1877-1888 – The buffalo have disappeared and Lakota now live on handouts from the Federal Government.
1878 – The Northern Cheyenne escape from their reservation in Oklahoma in an attempt to reach their lands in Montana Territory.
January 1878 – A Commission finds the Indian Bureau permeated with “cupidity, inefficiency, and the most barefaced dishonesty.” The department’s affairs were “a reproach to the whole nation.” Carl Schurz had already dismissed the Commissioner of Indian Affairs, John Q. Smith on September 27, 1877. He now discharged many more Bureau employees and began a reorganization of the Indian agents.
1879 – The first students, a group of 84 Lakota children, arrived at the newly established the United States Indian Training and Industrial School at Carlisle, Pennsylvania. Over the next two decades, 24 more schools on the Carlisle model will be established outside the reservations, along with 81 boarding schools and nearly 150 day-schools on the Indians’ own land.
On January 14, 1879, Chief Joseph of the Nez Perce Tribe addressed Congress about tribal lands stolen through treaties. He gave the analogy that it was like having horses that he doesn’t want to sell being sold by his neighbor, with the neighbor then letting the buyer take the horses.
In January, the U.S. Army rounded up 540 Paiute in Oregon and, in what’s known as the Paiute Trail of Tears, forcibly took them to the Yakima Reservation in Washington. On February 2, they arrived at the reservation after a forced march through winter snows.
1880 – Civilization Regulations – Congress set up a series of offenses that only Indians could commit. These regulations outlawed Indian religions, the practices of “so-called” medicine men, ceremonies like the Sun Dance, and leaving the reservation without permission. These regulations were in place until 1936.
1881 – Helen Hunt Jackson released her book, A Century of Dishonor, detailing the plight of American Indians and criticizing the U.S. government’s treatment of Indians.
January 18, 1881 – The Spokan Indian Reservation was established.
July 19, 1881 – Sitting Bull and 186 of his remaining followers surrender at Fort Buford, North Dakota. He is sent to Fort Randall, South Dakota for two years as a prisoner of war instead of being pardoned, as promised.
Late Summer, 1881 – Spotted Tail is assassinated by Crow Dog. White officials dismiss the killing as a simple quarrel, but the Sioux feel that it was the result of a plot to wrest control from a strong Indian leader.
1882 – A Congressional Act provided funds for the mandatory education of 100 Indian pupils in industrial schools and for the appointment of an Inspector or Superintendent of Indian schools.
The Indian Rights Association was created to protect the interests and rights of Indians. The association was composed of white reformers who wanted to help Indians abandon their cultural and spiritual beliefs and assimilate into American society.
On October 24, 1882, a federal Grand Jury in Arizona charged civil authorities with mismanagement of Indian Affairs on the San Carlos Reservation.
1883 – Ex Parte Crow Dog Supreme Court decision. Crow Dog, a Sioux Indian who shot and killed an Indian on the Rosebud Reservation, was prosecuted in federal court, found guilty, and sentenced to death. On appeal, it was argued that the federal government’s prosecution had infringed upon tribal sovereignty. The Court ruled that the U.S. did not have jurisdiction and that Crow Dog must be released. The decision was a reaffirmation of tribal sovereignty and led to the passage of the 1885 Major Crimes Act which identified seven major crimes, that if committed by an Indian on Indian land, were placed within federal jurisdiction.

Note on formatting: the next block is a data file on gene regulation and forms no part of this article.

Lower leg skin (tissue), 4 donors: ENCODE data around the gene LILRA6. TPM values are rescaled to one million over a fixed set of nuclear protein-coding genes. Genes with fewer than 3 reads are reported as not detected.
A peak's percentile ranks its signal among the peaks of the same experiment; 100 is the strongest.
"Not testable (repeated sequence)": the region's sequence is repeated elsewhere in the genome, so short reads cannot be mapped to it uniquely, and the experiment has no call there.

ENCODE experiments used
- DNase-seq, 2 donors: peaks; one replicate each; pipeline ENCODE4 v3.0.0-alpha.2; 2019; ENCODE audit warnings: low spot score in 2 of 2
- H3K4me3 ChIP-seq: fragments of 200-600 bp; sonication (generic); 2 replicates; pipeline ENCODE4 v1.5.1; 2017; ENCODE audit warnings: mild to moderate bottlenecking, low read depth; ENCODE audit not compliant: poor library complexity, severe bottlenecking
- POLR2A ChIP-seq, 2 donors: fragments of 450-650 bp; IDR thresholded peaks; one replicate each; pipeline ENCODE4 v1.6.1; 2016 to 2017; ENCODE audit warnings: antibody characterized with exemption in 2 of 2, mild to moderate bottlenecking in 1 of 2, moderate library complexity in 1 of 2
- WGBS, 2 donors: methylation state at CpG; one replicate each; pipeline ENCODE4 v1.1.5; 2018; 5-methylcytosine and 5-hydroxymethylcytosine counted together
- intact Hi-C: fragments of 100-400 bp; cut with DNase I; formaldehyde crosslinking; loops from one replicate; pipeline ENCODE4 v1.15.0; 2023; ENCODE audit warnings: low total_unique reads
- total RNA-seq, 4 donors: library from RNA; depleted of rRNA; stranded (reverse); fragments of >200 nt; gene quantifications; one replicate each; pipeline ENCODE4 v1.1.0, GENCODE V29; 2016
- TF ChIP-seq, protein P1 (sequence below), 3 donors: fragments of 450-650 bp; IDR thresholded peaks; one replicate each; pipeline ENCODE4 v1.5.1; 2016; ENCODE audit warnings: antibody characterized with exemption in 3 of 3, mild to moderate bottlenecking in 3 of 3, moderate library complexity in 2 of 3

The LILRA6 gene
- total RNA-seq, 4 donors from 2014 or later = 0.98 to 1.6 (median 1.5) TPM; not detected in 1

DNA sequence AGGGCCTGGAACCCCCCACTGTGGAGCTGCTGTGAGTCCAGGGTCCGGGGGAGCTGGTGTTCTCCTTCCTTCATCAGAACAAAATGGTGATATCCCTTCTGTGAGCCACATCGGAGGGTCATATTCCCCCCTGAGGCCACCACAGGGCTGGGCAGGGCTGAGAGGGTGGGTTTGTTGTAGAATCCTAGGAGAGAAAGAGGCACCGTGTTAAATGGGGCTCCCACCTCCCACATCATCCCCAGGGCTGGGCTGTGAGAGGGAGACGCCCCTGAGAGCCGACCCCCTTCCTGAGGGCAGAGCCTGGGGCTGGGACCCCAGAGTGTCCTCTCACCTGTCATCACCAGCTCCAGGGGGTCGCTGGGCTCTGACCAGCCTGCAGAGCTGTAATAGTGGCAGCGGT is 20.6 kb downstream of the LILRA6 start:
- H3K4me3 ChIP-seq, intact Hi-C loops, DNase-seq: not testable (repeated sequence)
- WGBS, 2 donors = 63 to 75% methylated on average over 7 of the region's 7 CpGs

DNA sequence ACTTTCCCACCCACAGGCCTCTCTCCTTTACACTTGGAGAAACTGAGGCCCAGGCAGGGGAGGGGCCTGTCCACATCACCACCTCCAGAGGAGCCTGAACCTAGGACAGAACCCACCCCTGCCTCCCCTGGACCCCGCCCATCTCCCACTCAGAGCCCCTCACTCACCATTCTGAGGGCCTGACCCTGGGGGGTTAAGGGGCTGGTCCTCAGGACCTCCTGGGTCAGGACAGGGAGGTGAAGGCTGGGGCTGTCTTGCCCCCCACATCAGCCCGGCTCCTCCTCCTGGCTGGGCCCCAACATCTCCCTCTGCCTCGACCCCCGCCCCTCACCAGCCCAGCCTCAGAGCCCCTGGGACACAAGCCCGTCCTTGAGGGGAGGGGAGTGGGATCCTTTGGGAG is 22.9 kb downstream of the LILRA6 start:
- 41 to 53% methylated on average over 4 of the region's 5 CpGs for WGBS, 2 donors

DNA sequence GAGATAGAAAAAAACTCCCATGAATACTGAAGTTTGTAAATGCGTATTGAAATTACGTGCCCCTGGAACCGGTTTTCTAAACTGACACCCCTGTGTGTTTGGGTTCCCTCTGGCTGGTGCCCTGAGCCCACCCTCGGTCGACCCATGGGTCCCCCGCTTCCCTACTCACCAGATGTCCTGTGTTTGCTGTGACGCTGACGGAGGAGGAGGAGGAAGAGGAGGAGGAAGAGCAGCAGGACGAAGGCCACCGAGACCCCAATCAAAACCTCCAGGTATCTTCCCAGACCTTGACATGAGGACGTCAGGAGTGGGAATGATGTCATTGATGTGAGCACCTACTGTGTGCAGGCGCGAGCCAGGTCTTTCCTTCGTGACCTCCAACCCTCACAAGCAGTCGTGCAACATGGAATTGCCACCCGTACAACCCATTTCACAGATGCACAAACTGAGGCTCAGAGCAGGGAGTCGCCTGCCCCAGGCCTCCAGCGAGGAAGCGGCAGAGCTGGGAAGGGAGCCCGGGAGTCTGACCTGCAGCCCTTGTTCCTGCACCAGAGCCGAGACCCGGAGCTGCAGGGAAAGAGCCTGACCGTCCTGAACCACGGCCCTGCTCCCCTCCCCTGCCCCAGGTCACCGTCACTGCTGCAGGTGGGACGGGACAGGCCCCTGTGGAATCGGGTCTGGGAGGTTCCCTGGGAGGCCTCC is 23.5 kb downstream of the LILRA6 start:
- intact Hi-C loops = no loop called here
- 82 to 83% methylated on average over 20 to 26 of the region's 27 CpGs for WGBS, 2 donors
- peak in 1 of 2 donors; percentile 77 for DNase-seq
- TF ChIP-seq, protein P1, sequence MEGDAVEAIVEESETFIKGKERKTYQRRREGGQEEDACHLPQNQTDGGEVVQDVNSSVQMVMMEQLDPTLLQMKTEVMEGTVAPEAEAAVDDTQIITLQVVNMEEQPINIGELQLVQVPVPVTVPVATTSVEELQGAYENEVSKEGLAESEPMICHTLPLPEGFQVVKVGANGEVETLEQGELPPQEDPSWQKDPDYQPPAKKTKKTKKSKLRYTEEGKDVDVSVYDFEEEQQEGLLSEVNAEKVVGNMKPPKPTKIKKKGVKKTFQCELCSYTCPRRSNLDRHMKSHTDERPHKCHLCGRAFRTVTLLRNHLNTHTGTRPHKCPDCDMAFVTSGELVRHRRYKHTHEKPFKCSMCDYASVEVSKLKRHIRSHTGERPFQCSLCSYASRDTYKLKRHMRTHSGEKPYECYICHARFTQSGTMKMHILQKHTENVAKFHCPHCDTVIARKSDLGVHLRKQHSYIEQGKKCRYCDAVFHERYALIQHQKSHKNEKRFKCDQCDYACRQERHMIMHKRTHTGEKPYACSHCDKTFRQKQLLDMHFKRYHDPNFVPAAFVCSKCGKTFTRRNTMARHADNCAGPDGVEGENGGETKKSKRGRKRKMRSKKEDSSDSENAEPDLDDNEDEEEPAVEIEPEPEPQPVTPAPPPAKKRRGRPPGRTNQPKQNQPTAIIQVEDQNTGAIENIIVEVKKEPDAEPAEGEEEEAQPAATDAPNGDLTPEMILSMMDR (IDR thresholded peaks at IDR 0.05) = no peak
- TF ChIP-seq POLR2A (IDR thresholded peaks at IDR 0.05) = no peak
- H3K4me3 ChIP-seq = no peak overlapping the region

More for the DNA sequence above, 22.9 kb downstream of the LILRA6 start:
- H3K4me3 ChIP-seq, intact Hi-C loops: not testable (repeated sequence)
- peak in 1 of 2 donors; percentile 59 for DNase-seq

A group of clergymen, government officials and social reformers calling itself “The Friends of the Indian” met in upstate New York to develop a strategy for bringing Native Americans into the mainstream of American life. Their decisions set the course for U.S. policy toward Native Americans over the next generation and resulted in the near destruction of native American cultures.
Courts of Indian Offenses – The Secretary of the Interior established these courts to uphold the 1880 Civilization Regulations to eliminate “heathenish practices” among the Indians. The rules of the courts forbade the practice of all public and private religious activities by Indians on their reservations, including ceremonial dances, like the Sun Dance, and the practices of “so-called medicine men.”
In May 1883, Lakota Chief Sitting Bull was released from prison. He rejoined his tribe in Standing Rock where he was forced to work the fields. He spoke forcefully against plans to open part of the reservation to white settlers. Despite the old chief’s objections, the land transfer proceeded as planned. He lived the rest of his life across the Grand River from his birthplace.
On September 8, Sitting Bull delivered a speech, at the celebration of the driving of the last spike in the transcontinental railroad system, to great applause. He delivered the speech in his Sioux language, departing from a speech originally prepared by an army translator. Denouncing the U.S. government, settlers, and army, the listeners thought he was welcoming and praising them. While giving the speech, Sitting Bull paused for applause periodically, bowed, smiled, and continued insulting his audience as the translator delivered the original address.
On November 3, 1883, the U.S. Supreme Court ruled that an Indian is by birth “an alien and a dependent.”
The Major Crimes Act gave federal courts jurisdiction over Indians accused of rape, manslaughter, murder, assault with intent to kill, arson, or larceny against another Indian on a reservation. The list was eventually expanded to include 14 crimes.